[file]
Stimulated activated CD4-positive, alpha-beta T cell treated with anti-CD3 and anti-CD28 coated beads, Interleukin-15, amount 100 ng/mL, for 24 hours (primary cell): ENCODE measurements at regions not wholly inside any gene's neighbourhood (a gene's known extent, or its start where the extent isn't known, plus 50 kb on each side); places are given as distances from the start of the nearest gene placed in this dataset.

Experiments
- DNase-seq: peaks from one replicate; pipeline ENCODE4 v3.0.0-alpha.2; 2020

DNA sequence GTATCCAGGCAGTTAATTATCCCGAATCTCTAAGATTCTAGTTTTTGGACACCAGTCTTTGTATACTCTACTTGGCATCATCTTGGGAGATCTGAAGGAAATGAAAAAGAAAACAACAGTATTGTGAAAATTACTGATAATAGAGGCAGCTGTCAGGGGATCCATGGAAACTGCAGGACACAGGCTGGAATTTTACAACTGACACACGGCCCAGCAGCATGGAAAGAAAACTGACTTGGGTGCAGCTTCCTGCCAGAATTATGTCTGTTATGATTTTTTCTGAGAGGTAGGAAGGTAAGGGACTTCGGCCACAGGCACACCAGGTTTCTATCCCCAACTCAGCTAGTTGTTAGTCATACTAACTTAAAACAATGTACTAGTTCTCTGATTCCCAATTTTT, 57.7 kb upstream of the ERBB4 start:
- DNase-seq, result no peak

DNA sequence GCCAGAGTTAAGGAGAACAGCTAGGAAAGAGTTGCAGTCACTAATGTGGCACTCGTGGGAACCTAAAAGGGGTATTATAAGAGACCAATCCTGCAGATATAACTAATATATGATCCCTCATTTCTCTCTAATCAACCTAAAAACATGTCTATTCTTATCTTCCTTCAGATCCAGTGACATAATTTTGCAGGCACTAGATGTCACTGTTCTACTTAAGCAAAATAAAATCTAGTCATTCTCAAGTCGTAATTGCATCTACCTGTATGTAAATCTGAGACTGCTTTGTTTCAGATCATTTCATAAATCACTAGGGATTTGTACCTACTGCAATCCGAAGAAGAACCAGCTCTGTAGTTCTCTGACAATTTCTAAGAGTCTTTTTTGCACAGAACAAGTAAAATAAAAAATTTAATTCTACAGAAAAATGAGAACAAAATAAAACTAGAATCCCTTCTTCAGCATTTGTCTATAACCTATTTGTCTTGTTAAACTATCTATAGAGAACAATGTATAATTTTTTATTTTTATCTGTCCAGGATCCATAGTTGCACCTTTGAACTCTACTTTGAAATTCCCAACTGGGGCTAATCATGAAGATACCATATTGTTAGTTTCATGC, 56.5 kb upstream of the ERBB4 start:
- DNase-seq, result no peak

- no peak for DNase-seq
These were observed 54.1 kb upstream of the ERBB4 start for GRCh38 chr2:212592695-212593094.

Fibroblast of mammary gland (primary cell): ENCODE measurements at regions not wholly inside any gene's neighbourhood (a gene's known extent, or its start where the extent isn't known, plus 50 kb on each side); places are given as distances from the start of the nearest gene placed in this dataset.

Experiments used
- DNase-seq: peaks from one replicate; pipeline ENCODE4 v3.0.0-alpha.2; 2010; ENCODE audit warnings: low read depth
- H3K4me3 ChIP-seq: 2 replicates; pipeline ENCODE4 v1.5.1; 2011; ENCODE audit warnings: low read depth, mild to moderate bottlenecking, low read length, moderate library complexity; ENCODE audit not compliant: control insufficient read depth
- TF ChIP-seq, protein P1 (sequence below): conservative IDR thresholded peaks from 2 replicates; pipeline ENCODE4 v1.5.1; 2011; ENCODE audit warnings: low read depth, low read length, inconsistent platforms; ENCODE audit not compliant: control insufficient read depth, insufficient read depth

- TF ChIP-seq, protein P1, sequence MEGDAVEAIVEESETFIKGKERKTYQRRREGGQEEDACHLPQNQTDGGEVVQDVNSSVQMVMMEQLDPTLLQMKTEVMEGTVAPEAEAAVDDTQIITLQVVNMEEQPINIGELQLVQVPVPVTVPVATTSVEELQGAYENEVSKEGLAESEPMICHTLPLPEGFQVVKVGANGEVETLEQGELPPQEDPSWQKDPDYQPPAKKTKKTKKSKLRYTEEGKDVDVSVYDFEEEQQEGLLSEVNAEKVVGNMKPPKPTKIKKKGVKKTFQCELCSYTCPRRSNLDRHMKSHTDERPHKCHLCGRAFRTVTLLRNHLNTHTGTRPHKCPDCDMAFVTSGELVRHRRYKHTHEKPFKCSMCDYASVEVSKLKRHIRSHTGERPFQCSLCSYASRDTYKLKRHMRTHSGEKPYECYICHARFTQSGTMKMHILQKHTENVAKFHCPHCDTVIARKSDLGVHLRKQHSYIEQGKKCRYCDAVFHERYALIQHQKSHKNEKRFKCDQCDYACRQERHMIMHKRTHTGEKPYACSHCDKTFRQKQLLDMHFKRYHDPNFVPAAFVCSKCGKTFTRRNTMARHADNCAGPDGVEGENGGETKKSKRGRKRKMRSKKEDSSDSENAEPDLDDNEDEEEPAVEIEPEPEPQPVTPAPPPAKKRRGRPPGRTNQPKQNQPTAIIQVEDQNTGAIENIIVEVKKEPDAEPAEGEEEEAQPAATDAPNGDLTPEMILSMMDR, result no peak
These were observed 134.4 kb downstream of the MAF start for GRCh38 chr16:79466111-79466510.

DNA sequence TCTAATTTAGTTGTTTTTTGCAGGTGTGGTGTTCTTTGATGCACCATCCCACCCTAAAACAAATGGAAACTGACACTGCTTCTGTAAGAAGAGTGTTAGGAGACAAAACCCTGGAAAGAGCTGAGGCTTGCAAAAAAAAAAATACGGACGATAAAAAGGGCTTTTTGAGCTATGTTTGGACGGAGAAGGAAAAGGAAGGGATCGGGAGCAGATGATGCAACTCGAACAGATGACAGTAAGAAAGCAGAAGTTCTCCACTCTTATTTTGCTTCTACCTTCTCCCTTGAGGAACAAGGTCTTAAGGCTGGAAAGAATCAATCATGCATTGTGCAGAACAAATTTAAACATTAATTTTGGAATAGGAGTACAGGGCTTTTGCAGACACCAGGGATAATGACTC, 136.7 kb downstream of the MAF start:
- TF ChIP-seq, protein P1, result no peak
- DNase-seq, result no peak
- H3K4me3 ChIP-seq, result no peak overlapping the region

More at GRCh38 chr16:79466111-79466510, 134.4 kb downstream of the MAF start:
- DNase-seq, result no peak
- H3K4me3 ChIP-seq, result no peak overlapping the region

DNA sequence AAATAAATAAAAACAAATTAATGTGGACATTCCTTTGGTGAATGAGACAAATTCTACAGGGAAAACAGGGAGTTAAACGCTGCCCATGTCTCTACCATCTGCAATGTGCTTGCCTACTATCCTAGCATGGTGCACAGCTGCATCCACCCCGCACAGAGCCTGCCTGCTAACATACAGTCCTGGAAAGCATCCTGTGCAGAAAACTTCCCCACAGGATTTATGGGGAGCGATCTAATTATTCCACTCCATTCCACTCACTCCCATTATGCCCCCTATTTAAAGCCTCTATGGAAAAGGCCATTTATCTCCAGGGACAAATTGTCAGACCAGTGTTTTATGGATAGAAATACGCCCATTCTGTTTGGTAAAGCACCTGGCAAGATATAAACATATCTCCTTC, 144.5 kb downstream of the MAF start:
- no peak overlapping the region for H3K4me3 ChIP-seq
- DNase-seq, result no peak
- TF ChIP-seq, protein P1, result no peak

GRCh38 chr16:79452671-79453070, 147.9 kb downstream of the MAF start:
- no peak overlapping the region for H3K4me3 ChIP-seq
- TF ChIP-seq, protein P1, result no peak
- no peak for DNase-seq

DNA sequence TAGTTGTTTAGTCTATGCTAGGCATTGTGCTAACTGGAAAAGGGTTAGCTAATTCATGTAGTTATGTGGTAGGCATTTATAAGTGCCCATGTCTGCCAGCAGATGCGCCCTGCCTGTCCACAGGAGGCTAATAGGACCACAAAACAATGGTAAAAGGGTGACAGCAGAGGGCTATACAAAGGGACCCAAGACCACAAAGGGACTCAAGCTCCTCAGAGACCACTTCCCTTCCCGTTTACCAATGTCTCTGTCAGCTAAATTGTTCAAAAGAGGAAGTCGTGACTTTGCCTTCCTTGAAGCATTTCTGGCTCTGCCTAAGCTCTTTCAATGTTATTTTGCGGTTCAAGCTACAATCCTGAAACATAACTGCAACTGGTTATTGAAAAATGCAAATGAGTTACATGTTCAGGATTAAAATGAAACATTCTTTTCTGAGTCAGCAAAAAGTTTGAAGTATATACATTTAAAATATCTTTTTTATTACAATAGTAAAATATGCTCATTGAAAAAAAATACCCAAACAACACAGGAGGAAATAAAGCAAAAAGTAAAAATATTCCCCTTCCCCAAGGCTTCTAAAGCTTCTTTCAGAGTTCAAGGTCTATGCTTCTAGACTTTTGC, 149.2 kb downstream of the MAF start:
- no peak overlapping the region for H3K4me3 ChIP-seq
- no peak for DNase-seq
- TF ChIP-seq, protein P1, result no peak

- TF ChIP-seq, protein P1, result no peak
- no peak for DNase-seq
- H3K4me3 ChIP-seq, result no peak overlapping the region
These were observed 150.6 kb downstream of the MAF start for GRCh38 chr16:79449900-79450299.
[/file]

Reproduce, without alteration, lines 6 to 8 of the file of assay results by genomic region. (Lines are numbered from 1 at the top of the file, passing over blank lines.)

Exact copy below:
DNA sequence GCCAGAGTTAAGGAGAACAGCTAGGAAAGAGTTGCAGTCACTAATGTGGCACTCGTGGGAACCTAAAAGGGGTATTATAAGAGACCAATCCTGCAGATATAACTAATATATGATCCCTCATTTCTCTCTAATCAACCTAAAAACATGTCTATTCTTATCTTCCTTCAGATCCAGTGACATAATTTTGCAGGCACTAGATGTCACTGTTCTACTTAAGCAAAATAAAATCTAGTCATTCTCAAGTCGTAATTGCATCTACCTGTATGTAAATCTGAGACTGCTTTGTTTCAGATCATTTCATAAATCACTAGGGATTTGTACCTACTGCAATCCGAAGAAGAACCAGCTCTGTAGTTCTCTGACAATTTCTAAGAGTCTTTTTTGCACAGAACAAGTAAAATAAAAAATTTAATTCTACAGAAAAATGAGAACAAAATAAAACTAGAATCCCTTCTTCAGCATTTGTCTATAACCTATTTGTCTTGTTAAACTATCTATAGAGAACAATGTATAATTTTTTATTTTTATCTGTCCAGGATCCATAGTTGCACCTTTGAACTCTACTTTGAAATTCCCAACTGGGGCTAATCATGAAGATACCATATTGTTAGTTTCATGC, 56.5 kb upstream of the ERBB4 start:
- DNase-seq, result no peak

- no peak for DNase-seq